Best Sun Protection for Road Cyclists: No more Sunburn
Road cycling in the sun! There is hardly anything more beautiful than clocking up some kilometres in bright sunshine under a blue sky. The sun also supports our health and fitness, because its UVB rays are essential for our organism to produce the vital vitamin D.
But too much “solar power” may have considerable side effects – immediate sunburn, medium-term premature skin aging and skin cancer in the long run. A veritable sunburn is comparable to an injury or inflammation which the organism fights against with all means and whose healing consumes energy. As a consequence, the athletic performance suffers.
Especially outdoor athletes like road cyclists should therefore attach great importance to good sun protection so that training and touring in the sun do not have any after-effects.
Before applying sunscreen for the first time, you should find out about the current UV index and your personal skin type.
This is quite simple. You’ll get information on the UV index from the (German) Meteorological Service and there are guidelines for determining your skin type. Those two factors plus the planned duration of your outdoor stay will help you choose the right sunscreen product. It is supposed to extend the time your skin’s protected against the sun.
The sun protection factor depends on your skin type. Light skin, e.g., will only protect you from the sun for an estimated 10 minutes before it gets sunburnt.
If you use sunscreen with sun protection factor 15 on it, you’ll increase the time in which you could theoretically be exposed to the sun by a factor of 15, i.e. to 150 minutes. However, these are just numbers games, as in these calculations and tests sunscrren is applied thickly and is not smeared or diluted by sweat and clothing.
If you want to be on the safe side, halve the theoretical value and use sun protection with a sun protection factor of more than 20.
Tips for sun protection
Prof. Dr. med. Christoph Abels, dermatologist and Medical Director at Dr. August Wolff, gives valuable tips on how road cyclists can protect themselves from the sun:
Trust experts: Meanwhile, there are special products available that are not only waterproof but also sweat-resistant. “Furthermore, they should be absorbed quickly and, if possible, leave no white marks or a greasy film on the skin,” says professor Abels.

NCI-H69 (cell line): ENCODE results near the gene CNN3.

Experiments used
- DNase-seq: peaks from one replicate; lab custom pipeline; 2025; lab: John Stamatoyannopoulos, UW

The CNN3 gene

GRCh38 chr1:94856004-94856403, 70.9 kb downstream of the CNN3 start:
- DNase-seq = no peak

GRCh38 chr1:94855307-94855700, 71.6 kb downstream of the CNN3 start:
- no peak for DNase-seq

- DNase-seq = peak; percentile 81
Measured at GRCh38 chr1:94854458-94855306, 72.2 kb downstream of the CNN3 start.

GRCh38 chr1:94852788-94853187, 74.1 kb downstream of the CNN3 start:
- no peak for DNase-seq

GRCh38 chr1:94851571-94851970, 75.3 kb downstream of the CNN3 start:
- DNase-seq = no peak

The more, the better: A typical mistake is to use too little gel, lotion or cream. The skin must be properly covered. Especially if the sunscreen is “wiped away” by clothing, movement or sweat. It is important to re-apply sunscreen every now and then. However, the total amount of time you can be exposed to the sun is not prolonged by re-applying sunscreen.
Apply underneath the jersey: Fabric does not always protect you against dangerous UV radiation. “Thin summer jerseys are better ventilated but can also be very UV-permeable. If the manufacturer doesn’t particularly point out UV protection, athletes should always apply sunscreen underneath the jersey,” says Abels. That’s why pro riders use sunscreen even underneath thin race jerseys or summer jerseys with large mesh inserts.
Thin air and heavy radiation: In the mountains, the air layer that protects you against UV radiation decreases more and more the higher a road cyclist gets. According to studies, UV radiation increases by 15-20 percent per 1,000 meters of altitude difference. Abels advises: “Even when the sky is overcast, you should apply sunscreen, because even under these conditions UV radiation is so high that it can cause sunburn”.
First aid: In case of sunburn, cyclists should avoid the sun and place moist compresses on the affected skin areas, Abels recommends. Be aware that “Not only sunburn, which is an acute tissue damage, is problematic. Chronic UV-induced photo damage can also change cells in the long term and cause skin cancer,” says Abels. Photo damage prevents cells from classic recovery by the way.
Sexy knee: In addition to the neck, back of the foot, shoulders, ears and scalp, the back of the knee is one of the most sun-exposed areas of your body on a road bike. “These areas are partly very sun sensitive since they are otherwise hardly ever exposed to it,” says Abels